Terminator is designed to automatically search for such a finite set. The truth is that I spend as much time tinkering with the formulae as I do programming solutions. Often when typesetting mathematics, or writing them on the whiteboard, we are very lazy.

We choose, say, calligraphic “M” to represent a well-founded relation. Why? Uh, I don’t know…..perhaps because M is the first letter in the word “measure”? Perhaps “M” helps convey the intuition, maybe it doesn’t. Or perhaps we choose a Greek letter. There are not many Greek letters, so perhaps we choose gamma? 

But, wait; gamma is often used to represent other things. There is a lot of re-use of symbols to mean different things, even in the same area of research, and these symbols are not typically chosen for a good reason other than the fact that we all know them.

My friend Tauba Auerbach is an artist who works in, among other, typography. Over coffee one morning I was telling her about the state of affairs in my area relating to symbols, and she suggested that we try to invent a few new symbols that might help convey the intuition, and simply the formulae. In the end the problem turned out to be much harder than we’d thought it would be. After months of trying and failing to come up with things that worked we came up with some rules that the symbols needed to meet:

  1. 4 strokes or less on the whiteboard
  2. Not too curvy or ornamental
  3. Not previously used
  4. Yet, should appear similar to a known symbol if trying to convey something similar to a known concept
  5. Everyone should like it: me, Tauba, and at least 5 randomly chosen researchers from my research area

Just finding symbols that meet constraints 1 through 3 is very difficult. Try it. Most of the “reasonable” 4-strokes-or less symbols are already taken (and, or, entailment, plus, subtraction, etc). In the end we came up with about 5 symbols that make my life much easier. Several of the symbols are “parametric”, in the sense that they take a symbol and modify them slightly to create something that’s related to the parameter. For example, our lifting symbol takes a relation R and a function f builds a set of pairs of elements (s,t) such that the pair (f(s),f(t)) are related by R. Another set of symbols are related to restriction. In mathematics we often use | to restrict a large set or relation by an element or smaller set. I needed 3 or 4 of these symbols, so we ended up using | with additional elements added to them.

Can you tell me a little about Terminator? What language is it written in?
Terminator is an automatic tool that can be used to prove termination and other “liveness properties” of C programs.  Terminator reduces the problem of program termination and liveness to an iterative search for candidate termination argument which is checked and then refined on-demand. I could discuss how Terminator works for hours and hours, which isn’t probably appropriate for this interview. Instead, I’ll just tease the reader: to prove termination you need to find good finite representations of infinite executions of systems with potentially unbounded state spaces. There are a number of papers on my website if the reader is interested in hearing more.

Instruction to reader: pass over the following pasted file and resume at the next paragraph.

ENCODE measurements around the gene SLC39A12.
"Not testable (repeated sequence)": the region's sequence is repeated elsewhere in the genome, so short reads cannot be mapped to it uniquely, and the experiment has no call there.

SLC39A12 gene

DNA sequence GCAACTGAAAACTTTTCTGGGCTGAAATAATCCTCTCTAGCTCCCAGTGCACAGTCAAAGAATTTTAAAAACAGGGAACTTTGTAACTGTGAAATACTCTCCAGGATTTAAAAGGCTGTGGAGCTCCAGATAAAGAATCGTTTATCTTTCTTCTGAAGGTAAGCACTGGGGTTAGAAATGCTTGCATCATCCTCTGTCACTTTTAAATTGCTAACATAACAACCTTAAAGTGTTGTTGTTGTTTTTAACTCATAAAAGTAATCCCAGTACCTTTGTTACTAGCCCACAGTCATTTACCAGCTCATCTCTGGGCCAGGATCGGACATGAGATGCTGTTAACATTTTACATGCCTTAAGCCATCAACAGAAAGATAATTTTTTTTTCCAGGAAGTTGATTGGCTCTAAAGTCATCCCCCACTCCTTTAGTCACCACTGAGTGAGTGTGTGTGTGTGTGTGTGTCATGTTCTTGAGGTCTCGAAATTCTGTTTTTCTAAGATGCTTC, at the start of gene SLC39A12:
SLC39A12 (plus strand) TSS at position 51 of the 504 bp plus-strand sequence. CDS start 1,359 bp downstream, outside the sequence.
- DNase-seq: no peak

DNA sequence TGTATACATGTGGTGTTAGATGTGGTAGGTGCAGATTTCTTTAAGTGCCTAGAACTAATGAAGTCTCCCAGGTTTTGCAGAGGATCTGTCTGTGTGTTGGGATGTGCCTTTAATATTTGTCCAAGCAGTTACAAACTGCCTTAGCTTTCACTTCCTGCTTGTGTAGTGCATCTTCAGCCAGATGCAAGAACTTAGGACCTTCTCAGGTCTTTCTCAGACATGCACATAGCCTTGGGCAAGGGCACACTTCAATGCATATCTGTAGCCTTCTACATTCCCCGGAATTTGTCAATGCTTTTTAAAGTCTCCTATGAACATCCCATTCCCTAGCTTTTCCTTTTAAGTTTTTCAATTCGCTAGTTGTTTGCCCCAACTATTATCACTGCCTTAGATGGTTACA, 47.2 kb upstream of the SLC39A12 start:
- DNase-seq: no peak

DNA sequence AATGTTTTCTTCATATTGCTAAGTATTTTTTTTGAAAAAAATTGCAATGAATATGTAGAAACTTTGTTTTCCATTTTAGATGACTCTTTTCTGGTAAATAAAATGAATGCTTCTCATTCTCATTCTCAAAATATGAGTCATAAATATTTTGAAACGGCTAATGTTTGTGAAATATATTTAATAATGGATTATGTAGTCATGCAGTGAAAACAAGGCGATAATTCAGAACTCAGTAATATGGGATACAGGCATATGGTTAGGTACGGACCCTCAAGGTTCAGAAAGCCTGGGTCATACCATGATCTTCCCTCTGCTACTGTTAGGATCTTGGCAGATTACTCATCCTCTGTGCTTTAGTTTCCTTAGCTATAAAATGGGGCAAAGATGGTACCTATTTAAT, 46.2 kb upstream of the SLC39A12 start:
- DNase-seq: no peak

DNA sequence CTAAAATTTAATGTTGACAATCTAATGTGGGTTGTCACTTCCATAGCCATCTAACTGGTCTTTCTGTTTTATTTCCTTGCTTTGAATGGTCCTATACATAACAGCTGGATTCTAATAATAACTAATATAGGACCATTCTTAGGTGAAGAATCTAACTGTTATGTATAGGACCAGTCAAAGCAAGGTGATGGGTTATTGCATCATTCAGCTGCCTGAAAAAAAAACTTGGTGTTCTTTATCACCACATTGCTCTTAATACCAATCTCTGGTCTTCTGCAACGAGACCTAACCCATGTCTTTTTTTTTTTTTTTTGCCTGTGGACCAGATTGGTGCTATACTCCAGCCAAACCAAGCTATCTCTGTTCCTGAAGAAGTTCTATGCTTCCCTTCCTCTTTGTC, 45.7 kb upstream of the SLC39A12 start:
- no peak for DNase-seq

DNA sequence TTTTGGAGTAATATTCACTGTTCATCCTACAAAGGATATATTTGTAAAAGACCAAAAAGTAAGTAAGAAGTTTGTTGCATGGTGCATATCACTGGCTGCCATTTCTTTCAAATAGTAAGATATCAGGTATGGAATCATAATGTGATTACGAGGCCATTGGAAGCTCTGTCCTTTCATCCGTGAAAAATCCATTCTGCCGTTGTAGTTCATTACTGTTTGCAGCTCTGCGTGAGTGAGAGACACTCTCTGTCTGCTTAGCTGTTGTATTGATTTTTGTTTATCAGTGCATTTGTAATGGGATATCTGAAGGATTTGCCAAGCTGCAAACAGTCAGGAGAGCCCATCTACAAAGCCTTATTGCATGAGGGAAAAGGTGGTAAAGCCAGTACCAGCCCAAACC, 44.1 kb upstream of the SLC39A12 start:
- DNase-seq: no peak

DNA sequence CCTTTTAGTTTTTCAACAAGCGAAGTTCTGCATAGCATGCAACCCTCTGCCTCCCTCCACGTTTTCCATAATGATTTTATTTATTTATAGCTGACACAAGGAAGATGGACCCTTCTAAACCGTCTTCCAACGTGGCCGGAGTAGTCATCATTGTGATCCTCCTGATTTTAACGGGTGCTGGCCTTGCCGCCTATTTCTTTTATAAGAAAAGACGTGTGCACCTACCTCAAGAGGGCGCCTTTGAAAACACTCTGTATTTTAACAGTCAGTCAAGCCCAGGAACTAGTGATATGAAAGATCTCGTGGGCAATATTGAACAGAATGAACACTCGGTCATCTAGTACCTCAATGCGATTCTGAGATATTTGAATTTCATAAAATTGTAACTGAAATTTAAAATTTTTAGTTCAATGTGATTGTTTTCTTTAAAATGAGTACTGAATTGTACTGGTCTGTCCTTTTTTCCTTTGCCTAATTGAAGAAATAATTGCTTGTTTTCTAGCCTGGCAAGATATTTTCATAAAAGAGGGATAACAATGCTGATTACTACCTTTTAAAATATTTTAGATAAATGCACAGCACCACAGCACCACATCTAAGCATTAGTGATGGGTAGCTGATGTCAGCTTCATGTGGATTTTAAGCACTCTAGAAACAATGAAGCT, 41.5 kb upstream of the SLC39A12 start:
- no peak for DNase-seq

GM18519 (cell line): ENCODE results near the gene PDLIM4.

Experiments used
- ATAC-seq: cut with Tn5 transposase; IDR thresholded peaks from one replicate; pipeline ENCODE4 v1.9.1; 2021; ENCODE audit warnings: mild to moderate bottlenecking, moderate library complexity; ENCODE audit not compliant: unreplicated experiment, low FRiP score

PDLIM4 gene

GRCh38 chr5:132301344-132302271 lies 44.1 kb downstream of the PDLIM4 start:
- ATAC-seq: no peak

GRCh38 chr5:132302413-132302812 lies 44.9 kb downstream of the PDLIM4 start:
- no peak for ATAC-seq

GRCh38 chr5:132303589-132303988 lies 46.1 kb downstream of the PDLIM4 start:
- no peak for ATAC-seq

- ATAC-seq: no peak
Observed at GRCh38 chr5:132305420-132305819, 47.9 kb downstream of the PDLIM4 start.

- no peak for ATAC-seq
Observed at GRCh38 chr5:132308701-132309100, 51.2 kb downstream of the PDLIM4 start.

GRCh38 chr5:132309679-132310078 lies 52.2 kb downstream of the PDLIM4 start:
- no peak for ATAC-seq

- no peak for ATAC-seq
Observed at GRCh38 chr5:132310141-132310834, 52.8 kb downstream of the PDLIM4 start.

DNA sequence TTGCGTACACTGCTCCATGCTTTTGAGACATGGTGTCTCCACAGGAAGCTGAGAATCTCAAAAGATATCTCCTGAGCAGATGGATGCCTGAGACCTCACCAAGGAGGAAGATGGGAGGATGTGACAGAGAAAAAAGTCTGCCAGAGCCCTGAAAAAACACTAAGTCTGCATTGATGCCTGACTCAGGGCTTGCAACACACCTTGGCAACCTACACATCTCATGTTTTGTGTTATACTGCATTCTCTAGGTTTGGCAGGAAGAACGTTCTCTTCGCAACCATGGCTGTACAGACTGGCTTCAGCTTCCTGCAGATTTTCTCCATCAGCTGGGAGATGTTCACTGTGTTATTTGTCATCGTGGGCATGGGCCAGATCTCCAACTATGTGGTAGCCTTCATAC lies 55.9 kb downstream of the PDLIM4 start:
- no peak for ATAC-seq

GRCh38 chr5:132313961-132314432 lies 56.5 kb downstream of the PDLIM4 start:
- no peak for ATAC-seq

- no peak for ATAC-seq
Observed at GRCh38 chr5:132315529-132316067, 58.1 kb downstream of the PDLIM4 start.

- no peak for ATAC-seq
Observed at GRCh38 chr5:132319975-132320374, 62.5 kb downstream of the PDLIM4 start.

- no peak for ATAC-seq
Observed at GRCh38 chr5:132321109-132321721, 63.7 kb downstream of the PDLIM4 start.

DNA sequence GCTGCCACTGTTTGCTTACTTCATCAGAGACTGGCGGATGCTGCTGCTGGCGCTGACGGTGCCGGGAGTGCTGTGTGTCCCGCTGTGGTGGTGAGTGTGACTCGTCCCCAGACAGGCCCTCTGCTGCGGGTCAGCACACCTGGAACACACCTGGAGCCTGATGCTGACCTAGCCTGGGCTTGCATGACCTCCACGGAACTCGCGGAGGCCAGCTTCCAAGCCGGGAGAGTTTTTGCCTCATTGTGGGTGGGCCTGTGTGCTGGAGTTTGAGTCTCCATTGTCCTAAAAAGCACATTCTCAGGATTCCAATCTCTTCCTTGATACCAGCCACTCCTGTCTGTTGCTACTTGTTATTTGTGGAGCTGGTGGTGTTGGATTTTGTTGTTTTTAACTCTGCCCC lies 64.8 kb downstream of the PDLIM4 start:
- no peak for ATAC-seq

Terminator is written in the functional language F#.  Its typical for tools like Terminator to be written in functional language such as Caml or F#, for the reason that F#’s syntax for rich pattern matching and recursive definitions facilitates the development of algorithms that one typically implement.

Will your research find itself in production by the Windows kernel team? Is it already in production?
We have a few challenges to solve before I’d be willing to make a release that the Windows organization would possibly want.  The biggest is the question of data structures: often to automatically prove termination you must figure out the shapes of data structures that specific pointers point to (such as cyclic doubly-linked lists).  This is called “shape analysis”. Without this capability, in practice Terminator will fail a lot in the field.  Together with the other members of the SLAyer team, we are developing a tool that does precisely this. Things are going very well in this direction, but the tools are not ready for primetime yet. You’ll notice if you look at my technical papers that more than half of them are on topics related to shape analysis.
Why do you think so few people had tackled the problem seriously? Would you blame that on Turing – who famously showed it was impossible to devise an algorithm to prove that any given program will always run to completion?
When I first starting working on the problem I was often discouraged by other because “solving the halting problem is impossible, Turing already proved it undecidable”. I would imagine that others in the past listened to this criticism. I think that it’s a matter of defining “impossible” and re-stating Turing’s undecidability result in less technical terms. I usually explain Turing’s result in the following way: